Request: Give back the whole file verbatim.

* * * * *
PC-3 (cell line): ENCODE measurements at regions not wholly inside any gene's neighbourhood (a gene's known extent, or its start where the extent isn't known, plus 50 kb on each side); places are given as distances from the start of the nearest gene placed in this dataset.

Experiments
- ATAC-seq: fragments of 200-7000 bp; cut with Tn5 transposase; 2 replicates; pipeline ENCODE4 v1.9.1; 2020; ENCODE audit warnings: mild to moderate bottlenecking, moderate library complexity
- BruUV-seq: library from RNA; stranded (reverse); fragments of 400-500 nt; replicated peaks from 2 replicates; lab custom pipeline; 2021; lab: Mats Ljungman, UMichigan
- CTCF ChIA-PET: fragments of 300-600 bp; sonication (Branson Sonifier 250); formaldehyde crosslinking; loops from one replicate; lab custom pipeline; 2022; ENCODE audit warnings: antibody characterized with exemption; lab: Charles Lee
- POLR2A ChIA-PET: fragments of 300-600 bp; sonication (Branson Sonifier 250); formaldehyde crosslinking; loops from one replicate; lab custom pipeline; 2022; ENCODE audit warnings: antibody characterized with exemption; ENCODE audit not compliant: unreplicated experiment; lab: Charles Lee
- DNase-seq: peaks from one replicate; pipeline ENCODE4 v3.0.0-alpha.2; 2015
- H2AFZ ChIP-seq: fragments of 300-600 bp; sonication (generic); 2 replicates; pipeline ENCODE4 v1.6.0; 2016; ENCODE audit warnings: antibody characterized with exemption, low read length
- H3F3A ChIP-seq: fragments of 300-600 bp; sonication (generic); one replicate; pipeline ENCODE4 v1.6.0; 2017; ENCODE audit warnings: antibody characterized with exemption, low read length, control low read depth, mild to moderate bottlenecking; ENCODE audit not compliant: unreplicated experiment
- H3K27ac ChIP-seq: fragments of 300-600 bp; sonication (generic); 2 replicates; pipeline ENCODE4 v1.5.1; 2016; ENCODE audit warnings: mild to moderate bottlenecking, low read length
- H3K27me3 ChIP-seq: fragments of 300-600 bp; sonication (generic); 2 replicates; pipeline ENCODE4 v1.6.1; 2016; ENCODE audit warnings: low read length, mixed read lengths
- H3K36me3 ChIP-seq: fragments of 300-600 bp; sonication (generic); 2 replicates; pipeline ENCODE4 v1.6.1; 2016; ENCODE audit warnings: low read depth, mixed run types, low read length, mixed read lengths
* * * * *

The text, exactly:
PC-3 (cell line): ENCODE measurements at regions not wholly inside any gene's neighbourhood (a gene's known extent, or its start where the extent isn't known, plus 50 kb on each side); places are given as distances from the start of the nearest gene placed in this dataset.

Experiments
- ATAC-seq: fragments of 200-7000 bp; cut with Tn5 transposase; 2 replicates; pipeline ENCODE4 v1.9.1; 2020; ENCODE audit warnings: mild to moderate bottlenecking, moderate library complexity
- BruUV-seq: library from RNA; stranded (reverse); fragments of 400-500 nt; replicated peaks from 2 replicates; lab custom pipeline; 2021; lab: Mats Ljungman, UMichigan
- CTCF ChIA-PET: fragments of 300-600 bp; sonication (Branson Sonifier 250); formaldehyde crosslinking; loops from one replicate; lab custom pipeline; 2022; ENCODE audit warnings: antibody characterized with exemption; lab: Charles Lee
- POLR2A ChIA-PET: fragments of 300-600 bp; sonication (Branson Sonifier 250); formaldehyde crosslinking; loops from one replicate; lab custom pipeline; 2022; ENCODE audit warnings: antibody characterized with exemption; ENCODE audit not compliant: unreplicated experiment; lab: Charles Lee
- DNase-seq: peaks from one replicate; pipeline ENCODE4 v3.0.0-alpha.2; 2015
- H2AFZ ChIP-seq: fragments of 300-600 bp; sonication (generic); 2 replicates; pipeline ENCODE4 v1.6.0; 2016; ENCODE audit warnings: antibody characterized with exemption, low read length
- H3F3A ChIP-seq: fragments of 300-600 bp; sonication (generic); one replicate; pipeline ENCODE4 v1.6.0; 2017; ENCODE audit warnings: antibody characterized with exemption, low read length, control low read depth, mild to moderate bottlenecking; ENCODE audit not compliant: unreplicated experiment
- H3K27ac ChIP-seq: fragments of 300-600 bp; sonication (generic); 2 replicates; pipeline ENCODE4 v1.5.1; 2016; ENCODE audit warnings: mild to moderate bottlenecking, low read length
- H3K27me3 ChIP-seq: fragments of 300-600 bp; sonication (generic); 2 replicates; pipeline ENCODE4 v1.6.1; 2016; ENCODE audit warnings: low read length, mixed read lengths
- H3K36me3 ChIP-seq: fragments of 300-600 bp; sonication (generic); 2 replicates; pipeline ENCODE4 v1.6.1; 2016; ENCODE audit warnings: low read depth, mixed run types, low read length, mixed read lengths